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Algeria withdraws operating accreditation from Saudi-linked Al-Arabiya channel

Algiers' decision comes amid Tunisia's political crisis, where it maintains an anti-Riyadh stance
atalayar_El presidente de Argelia Abdelmadjid Tebboune

 -   The President of Algeria Abdelmadjid Tebboune

The Emirati media outlet Al-Arabiya has suspended its work in Algeria after the country's government withdrew the channel's operating accreditation. Algiers recently took the same decision against the French media outlet France 24. According to a communiqué from the Algerian Ministry of Communication, this measure is due to the fact that "this channel does not respect the rules of professional ethics and resorts to disinformation and manipulation".

Algeria's decision is reportedly conditioned by the current political crisis in neighbouring Tunisia. Saudi Arabia, a country linked to the Al-Arabiya media, has expressed its support for Tunisian leader Kais Saied after he assumed full powers, freezing the national parliament for 30 days and lifting the immunity of ministers. Saied also dismissed the prime minister, Hichem Mechichi, with whom he had been at political loggerheads since the beginning of the year. Although Saied took this decision to "save the country", political groups in the country, such as the Ennahda movement, consider it a coup d'état. The current government has been engaged in a political struggle with the Islamist sector, which has been seeking to seize power since the fall of Ben Ali in the Jasmine Revolution of 2011.

"The government reiterates its confidence in the Tunisian leadership to overcome these circumstances and achieve a decent life and prosperity for the brotherly Tunisian people," Saudi Arabia's foreign ministry said in a statement. Prince Faisal bin Farhan, the foreign minister, announced Riyadh's support for Tunisia in "facing the economic and social challenges".

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Ministry of Foreign Affairs of Russia via REUTERS - Saudi Arabia's Foreign Minister, Prince Faisal bin Farhan Al Saud

The Algerian government, on the other hand, supports the Islamists in Tunisia along with Turkey. Ankara has traditionally been a strong ally of movements linked to the Muslim Brotherhood. Like Tunisian Islamist sectors, Turkish authorities have considered Saied's action a "coup d'état". "The military coup is illegitimate in Tunisia as it is everywhere. The people of Tunisia will cling to the constitutional order and the law," declared Mustafa Sentop, speaker of the Turkish parliament. Ibrahim Kalin, presidential spokesman, also expressed his rejection of "the suspension of the democratic process and the disregard of the democratic will of the Tunisian people".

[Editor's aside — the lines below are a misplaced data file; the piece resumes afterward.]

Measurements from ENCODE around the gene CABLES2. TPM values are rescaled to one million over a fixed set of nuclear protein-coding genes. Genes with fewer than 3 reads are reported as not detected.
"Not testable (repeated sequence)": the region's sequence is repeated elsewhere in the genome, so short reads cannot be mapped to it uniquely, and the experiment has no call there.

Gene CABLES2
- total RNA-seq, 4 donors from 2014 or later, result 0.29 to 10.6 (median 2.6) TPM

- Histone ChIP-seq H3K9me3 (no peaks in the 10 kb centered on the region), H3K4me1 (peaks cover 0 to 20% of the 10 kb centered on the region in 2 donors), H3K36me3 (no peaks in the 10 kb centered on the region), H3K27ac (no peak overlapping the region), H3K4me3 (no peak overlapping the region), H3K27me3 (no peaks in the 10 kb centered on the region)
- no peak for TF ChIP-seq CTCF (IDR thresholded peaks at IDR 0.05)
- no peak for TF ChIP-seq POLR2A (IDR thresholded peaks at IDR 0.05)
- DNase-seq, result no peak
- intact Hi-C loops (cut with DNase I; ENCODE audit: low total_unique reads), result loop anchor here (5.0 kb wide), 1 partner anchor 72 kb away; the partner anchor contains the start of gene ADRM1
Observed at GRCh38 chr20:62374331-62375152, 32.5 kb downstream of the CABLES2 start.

Recently, President Recep Tayyip Erdogan held a telephone conversation with Algerian President Abdelmadjid Tebboune and the president of the Libyan Presidential Council, Mohammed al-Menfi. The politicians "especially" discussed the latest developments in Tunisia, reports Turkish media TRT.

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PHOTO/TURKISH PRESIDENCY SERVICE via AP - Turkey's President Recep Tayyip Erdogan and Algeria's President Abdelmadjid Tebboune during a meeting on the sidelines of the conference on Libya at the Chancellery in Berlin, Sunday, Jan. 19, 2020.

In the case of France 24, the French broadcaster had received an alert and then a warning from the Ministry of Communication before its accreditation was withdrawn. Finally, the ministry announced the decision a day after the early parliamentary elections because of "the channel's bias in covering popular movement rallies and using archive photos to exaggerate the size of the demonstrators". Ammar Belhimer, spokesman for the Algerian government, underlined the "manifest and repeated hostility" against the country and its institutions, "non-compliance with the rules of professional ethics, misinformation and manipulation", as well as "a demonstrated aggressiveness against Algeria" on the part of the French channel. France 24, in response, defended its work by assuring that its "coverage of Algerian news is carried out with transparency, independence and honesty, as in the rest of the world".

The Algerian authorities are seeking to reduce coverage of the health situation in the country and the oxygen crisis in public hospitals. Ayman bin Abdul Rahman, Algeria's prime minister, had called on the media to "be objective and avoid intimidation to maintain social stability" amid a wave of criticism from citizens over the handling of the coronavirus pandemic.

The communications ministry also urged the media to "refrain from worrying citizens or exaggerating the current situation". The Delta variant has caused a spike in infections in the North African country over the past month of July, accounting for 71% of all new cases. A few days ago, Algeria reached 2,000 infections per day for the first time and authorities reported a new peak in the number of deaths. As a result, the government imposed a partial lockdown in 35 provinces of the country.

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AFP/ RYAD KRAMDI - Protesters parade through the streets of Algiers on February 18, 2020 on the 56th consecutive Friday of protests.

The Algerian government's latest decisions against certain media outlets have been criticised by international organisations. These decisions are also a serious violation of the right to freedom of the press. Algeria ranks 146 out of 180 in terms of freedom of information; as Reporters Without Borders points out, "the Algerian authorities are putting increasing pressure on the media".